Sunday, September 09, 2007


I knew it all along! Better be careful what you say in front of your house plant. Seems that scientists believe they have found "a set of sound-responsive genes in plants" in what other experts said would be an astonishing finding.

Astonishing maybe. Surprising not really according to an article focusing on this subject.

Plants are known to respond to light, temperature, touch and vibration, and the South Korean team, led by Dr Mi-Jeong Jeong, decided to investigate whether they could also respond to sound in some way.

They played classical music, such as Beethoven's Moonlight Sonata, Clair de Lune by Debussy and Winter from Vivaldi's Four Seasons, to a rice crop. The plants appeared unmoved.

Perhaps - just speculation now - rice prefers rock music...or even elevator-music-type stuff.

However, when single notes were played, the scientists noticed an effect on two genes known to respond to light, New Scientist magazine reports today. These became more active when exposed to a high-pitched sound and less active when a low one was played.

"As far as we know, this is the first report of characterisation of plant sound-responsive genes."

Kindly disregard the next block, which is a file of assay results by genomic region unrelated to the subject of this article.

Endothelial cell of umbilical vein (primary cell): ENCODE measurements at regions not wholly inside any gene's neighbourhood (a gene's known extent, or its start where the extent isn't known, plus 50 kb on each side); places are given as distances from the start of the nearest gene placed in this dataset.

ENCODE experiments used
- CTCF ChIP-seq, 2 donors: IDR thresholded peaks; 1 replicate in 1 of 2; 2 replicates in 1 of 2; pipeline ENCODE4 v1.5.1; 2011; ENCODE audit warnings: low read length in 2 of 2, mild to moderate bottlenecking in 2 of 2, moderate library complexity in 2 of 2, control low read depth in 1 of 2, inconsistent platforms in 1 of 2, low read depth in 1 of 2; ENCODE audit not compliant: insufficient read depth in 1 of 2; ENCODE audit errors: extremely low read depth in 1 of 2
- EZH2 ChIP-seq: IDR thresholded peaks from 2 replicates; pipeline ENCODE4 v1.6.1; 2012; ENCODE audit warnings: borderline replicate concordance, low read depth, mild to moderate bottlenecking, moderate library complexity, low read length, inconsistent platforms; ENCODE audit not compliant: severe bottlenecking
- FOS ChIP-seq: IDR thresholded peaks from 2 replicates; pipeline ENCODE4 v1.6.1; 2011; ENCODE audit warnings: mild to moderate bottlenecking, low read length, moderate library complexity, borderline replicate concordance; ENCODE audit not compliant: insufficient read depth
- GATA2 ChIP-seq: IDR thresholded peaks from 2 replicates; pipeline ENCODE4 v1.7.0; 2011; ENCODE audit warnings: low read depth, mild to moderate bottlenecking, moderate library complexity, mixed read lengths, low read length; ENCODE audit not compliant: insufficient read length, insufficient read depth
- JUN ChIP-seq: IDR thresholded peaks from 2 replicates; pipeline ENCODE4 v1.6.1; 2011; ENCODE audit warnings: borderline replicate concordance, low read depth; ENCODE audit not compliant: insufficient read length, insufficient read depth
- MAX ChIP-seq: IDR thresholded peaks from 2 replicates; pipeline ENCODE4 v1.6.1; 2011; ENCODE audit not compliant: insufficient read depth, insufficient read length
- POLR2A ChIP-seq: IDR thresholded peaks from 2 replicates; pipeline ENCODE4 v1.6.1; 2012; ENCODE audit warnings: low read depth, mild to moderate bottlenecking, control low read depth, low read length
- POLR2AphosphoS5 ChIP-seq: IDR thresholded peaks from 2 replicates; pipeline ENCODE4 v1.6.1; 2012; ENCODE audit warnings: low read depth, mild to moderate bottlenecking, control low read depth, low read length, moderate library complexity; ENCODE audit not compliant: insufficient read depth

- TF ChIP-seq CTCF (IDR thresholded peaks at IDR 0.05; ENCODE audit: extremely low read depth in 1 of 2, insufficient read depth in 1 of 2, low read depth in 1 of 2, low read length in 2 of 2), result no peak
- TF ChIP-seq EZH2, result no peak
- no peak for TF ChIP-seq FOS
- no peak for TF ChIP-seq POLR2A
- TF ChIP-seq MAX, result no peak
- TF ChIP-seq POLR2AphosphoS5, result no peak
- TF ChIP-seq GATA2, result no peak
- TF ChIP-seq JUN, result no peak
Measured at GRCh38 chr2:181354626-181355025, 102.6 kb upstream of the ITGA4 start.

This might cast a different light on the comment by the Prince of Wales, who reportedly told a television interviewer in the mid-1980s: "I just come and talk to the plants, really. It's very important to talk. They respond, don't they?"

So the future King of England talks to plants so there has to be something to it. No? Then again, some people believe that some royals have been known to be - how shall we say - imaginative.

Dr Jeong's team plans to look into the matter further.

"I would be astonished if plants could tell the difference [between types of music]. But you never know," he said. "This would be of large interest to the plant community in general if it were true, but it's a very big claim."

Dr Wigge said vibration caused by sound waves might have something to do with the Korean team's results, but added the effect on the genes was so small it could also be "natural variation".

"We know plants are responsive to wind and sense touch and vibration, so that could be having an effect," he said.

Dr Wigge said people had looked "very hard" for decades for signs of something more to plants.
"There was a claim that plants were sensitive and they had feelings; plants had a mood and it depended on electrical currents," he said. "All these studies, unfortunately, have never panned out."

Those non plant-likers are so negative but we plant lovers know different. Mine like Justin Timberlake and Phil Collins. Don't ask how I know. I just do.

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